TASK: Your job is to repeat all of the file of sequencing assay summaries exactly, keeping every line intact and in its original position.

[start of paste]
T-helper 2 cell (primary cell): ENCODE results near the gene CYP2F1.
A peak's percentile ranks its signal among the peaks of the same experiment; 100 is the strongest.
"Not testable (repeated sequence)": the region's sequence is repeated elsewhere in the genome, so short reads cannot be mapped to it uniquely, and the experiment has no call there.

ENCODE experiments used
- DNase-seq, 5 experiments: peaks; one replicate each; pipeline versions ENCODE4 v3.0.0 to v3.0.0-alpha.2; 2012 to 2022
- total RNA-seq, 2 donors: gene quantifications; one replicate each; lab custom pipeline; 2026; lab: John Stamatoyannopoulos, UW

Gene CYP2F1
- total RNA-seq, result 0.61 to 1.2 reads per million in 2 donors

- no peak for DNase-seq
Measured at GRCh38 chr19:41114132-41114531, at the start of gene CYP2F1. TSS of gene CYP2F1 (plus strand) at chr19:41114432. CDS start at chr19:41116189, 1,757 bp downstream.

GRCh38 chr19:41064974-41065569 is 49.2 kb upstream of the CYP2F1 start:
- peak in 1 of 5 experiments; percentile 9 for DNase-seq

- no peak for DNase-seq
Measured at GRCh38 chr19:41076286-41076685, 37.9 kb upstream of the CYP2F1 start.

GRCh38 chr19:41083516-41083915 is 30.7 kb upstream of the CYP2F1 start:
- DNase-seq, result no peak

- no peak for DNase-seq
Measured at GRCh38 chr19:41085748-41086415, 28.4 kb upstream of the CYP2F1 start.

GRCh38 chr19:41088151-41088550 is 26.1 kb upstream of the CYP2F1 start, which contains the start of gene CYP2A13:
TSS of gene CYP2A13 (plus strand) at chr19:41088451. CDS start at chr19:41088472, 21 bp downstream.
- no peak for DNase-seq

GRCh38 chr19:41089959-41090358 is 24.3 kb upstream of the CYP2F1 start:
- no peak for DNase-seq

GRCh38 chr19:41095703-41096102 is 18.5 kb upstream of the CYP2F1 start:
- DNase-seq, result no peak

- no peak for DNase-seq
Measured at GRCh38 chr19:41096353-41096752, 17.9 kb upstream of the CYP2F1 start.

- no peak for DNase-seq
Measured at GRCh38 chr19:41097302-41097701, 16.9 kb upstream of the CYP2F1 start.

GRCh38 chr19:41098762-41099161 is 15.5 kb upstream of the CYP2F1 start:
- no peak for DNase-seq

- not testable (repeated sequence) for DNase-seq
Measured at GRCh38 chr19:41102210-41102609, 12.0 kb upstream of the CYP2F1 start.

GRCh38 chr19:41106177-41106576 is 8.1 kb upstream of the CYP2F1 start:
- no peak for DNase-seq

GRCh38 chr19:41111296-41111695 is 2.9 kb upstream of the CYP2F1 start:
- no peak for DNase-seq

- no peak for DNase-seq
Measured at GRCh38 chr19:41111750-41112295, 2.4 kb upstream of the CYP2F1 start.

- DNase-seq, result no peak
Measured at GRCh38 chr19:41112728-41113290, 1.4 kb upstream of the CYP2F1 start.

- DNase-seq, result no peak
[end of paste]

T-helper 2 cell (primary cell): ENCODE results near the gene CYP2F1.
A peak's percentile ranks its signal among the peaks of the same experiment; 100 is the strongest.
"Not testable (repeated sequence)": the region's sequence is repeated elsewhere in the genome, so short reads cannot be mapped to it uniquely, and the experiment has no call there.

ENCODE experiments used
- DNase-seq, 5 experiments: peaks; one replicate each; pipeline versions ENCODE4 v3.0.0 to v3.0.0-alpha.2; 2012 to 2022
- total RNA-seq, 2 donors: gene quantifications; one replicate each; lab custom pipeline; 2026; lab: John Stamatoyannopoulos, UW

Gene CYP2F1
- total RNA-seq, result 0.61 to 1.2 reads per million in 2 donors

- no peak for DNase-seq
Measured at GRCh38 chr19:41114132-41114531, at the start of gene CYP2F1. TSS of gene CYP2F1 (plus strand) at chr19:41114432. CDS start at chr19:41116189, 1,757 bp downstream.

GRCh38 chr19:41064974-41065569 is 49.2 kb upstream of the CYP2F1 start:
- peak in 1 of 5 experiments; percentile 9 for DNase-seq

- no peak for DNase-seq
Measured at GRCh38 chr19:41076286-41076685, 37.9 kb upstream of the CYP2F1 start.

GRCh38 chr19:41083516-41083915 is 30.7 kb upstream of the CYP2F1 start:
- DNase-seq, result no peak

- no peak for DNase-seq
Measured at GRCh38 chr19:41085748-41086415, 28.4 kb upstream of the CYP2F1 start.

GRCh38 chr19:41088151-41088550 is 26.1 kb upstream of the CYP2F1 start, which contains the start of gene CYP2A13:
TSS of gene CYP2A13 (plus strand) at chr19:41088451. CDS start at chr19:41088472, 21 bp downstream.
- no peak for DNase-seq

GRCh38 chr19:41089959-41090358 is 24.3 kb upstream of the CYP2F1 start:
- no peak for DNase-seq

GRCh38 chr19:41095703-41096102 is 18.5 kb upstream of the CYP2F1 start:
- DNase-seq, result no peak

- no peak for DNase-seq
Measured at GRCh38 chr19:41096353-41096752, 17.9 kb upstream of the CYP2F1 start.

- no peak for DNase-seq
Measured at GRCh38 chr19:41097302-41097701, 16.9 kb upstream of the CYP2F1 start.

GRCh38 chr19:41098762-41099161 is 15.5 kb upstream of the CYP2F1 start:
- no peak for DNase-seq

- not testable (repeated sequence) for DNase-seq
Measured at GRCh38 chr19:41102210-41102609, 12.0 kb upstream of the CYP2F1 start.

GRCh38 chr19:41106177-41106576 is 8.1 kb upstream of the CYP2F1 start:
- no peak for DNase-seq

GRCh38 chr19:41111296-41111695 is 2.9 kb upstream of the CYP2F1 start:
- no peak for DNase-seq

- no peak for DNase-seq
Measured at GRCh38 chr19:41111750-41112295, 2.4 kb upstream of the CYP2F1 start.

- DNase-seq, result no peak
Measured at GRCh38 chr19:41112728-41113290, 1.4 kb upstream of the CYP2F1 start.

- DNase-seq, result no peak